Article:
Three Essays on Real Estate, Environmental, and Urban Economics Using the Hedonic Price Model Technique
Type of DegreeDissertation
DepartmentAgricultural Economics and Rural Sociology
MetadataShow full item record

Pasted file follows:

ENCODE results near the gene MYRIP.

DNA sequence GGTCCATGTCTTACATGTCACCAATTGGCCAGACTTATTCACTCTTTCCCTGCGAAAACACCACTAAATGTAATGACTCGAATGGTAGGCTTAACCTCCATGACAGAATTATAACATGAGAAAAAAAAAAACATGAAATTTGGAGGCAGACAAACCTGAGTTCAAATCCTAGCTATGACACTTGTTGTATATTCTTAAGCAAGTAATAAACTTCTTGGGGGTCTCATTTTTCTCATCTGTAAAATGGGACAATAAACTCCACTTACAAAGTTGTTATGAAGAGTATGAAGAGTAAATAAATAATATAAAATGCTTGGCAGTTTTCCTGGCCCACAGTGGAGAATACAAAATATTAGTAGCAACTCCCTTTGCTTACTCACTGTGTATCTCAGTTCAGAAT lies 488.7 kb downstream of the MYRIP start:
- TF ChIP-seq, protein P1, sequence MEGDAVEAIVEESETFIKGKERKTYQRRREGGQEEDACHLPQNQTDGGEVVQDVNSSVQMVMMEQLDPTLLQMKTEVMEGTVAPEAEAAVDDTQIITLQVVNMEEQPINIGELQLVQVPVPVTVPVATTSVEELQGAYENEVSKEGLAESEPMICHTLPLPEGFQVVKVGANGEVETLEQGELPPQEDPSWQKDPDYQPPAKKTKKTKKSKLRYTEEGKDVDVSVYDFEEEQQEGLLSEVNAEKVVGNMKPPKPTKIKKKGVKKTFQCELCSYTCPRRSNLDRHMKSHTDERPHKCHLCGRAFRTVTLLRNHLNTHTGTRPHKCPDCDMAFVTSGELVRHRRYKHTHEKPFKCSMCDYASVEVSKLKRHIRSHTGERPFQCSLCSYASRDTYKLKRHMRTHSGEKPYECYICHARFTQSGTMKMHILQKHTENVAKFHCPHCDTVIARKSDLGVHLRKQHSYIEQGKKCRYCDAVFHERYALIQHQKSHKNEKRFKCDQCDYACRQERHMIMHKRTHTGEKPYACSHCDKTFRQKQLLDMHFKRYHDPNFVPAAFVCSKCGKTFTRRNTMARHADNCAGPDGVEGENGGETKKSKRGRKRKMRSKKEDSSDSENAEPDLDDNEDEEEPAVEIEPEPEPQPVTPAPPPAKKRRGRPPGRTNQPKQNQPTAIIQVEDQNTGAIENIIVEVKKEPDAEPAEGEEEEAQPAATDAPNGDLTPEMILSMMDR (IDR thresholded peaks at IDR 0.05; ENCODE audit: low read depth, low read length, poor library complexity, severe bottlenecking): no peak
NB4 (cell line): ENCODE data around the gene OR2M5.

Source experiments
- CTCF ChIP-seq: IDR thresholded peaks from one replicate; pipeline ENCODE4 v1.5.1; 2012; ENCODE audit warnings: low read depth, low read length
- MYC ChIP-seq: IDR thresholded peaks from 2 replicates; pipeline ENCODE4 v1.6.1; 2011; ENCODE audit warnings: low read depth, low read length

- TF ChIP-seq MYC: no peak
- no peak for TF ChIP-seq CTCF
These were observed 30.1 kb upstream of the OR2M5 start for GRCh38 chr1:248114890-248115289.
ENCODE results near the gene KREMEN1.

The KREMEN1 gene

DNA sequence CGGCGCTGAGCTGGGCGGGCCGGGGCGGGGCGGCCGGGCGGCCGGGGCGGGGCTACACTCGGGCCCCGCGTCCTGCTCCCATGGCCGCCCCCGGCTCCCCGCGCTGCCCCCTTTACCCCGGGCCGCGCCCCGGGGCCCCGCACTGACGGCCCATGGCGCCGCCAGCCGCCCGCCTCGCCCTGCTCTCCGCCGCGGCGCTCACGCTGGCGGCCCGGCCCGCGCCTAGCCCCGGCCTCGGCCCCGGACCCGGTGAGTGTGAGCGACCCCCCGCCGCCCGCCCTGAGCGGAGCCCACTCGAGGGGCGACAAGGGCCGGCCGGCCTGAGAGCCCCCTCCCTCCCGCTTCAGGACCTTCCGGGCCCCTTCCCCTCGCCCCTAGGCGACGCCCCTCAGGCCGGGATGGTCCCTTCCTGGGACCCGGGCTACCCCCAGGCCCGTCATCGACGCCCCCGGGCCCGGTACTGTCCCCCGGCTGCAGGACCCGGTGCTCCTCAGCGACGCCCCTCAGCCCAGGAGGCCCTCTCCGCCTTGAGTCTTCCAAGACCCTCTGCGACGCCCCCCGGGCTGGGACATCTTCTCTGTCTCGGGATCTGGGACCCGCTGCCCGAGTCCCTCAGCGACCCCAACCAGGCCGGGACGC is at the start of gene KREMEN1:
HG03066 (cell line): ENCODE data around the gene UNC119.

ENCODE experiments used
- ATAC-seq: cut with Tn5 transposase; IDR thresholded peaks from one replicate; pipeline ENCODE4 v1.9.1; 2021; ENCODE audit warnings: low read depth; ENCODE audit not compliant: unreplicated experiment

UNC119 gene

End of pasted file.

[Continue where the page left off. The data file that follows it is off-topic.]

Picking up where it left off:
This dissertation is organized into three different topics in the fields of real estate economics, environmental economics, and urban economics, all of them linked by a common econometric technique. The first topic determines the impact of real estate agents on house prices that are located close to an environmental disamenity. The main hypothesis is that real estate agents obtain higher prices than those theoretically expected when the houses are located closer to an environmental disamenity. The analysis takes into consideration the impact of differences in information about the presence of the environmental disamenity between buyers, sellers, and their real estate agent that ultimately have an impact on their bargaining position. The estimated hedonic price model is used to predict house values for transactions done with and without a real estate agent, and calculate their percentage differences at various distance intervals from the landfills. vi The second topic concerns the value of open space to residents in agricultural areas. Valuing open space differs from one user to another. Also, open space valuation differs by type of open space. A spatial hedonic price model is formulated to estimate the marginal value of an additional unit of land of different types of open space on residential houses located in urban and suburban areas. The econometric specification corrects for problems arising from spatial correlation and spatial heterogeneity. Further, the price paid for a property is divided into the portion pertaining to the house and the portion pertaining to the land where the house is located. This results in a system of two hedonic equations for housing and land values as a function of their characteristics. The last topic estimates four demand equations for neighborhood dissimilarities to shed light into the economics of neighborhood residential choice. Theories about the causes of neighborhood segregation, particularly of racial segregation, abound in the urban economics literature, yet they are not consistent about explaining the causal relationships that lead to segregation in the housing market.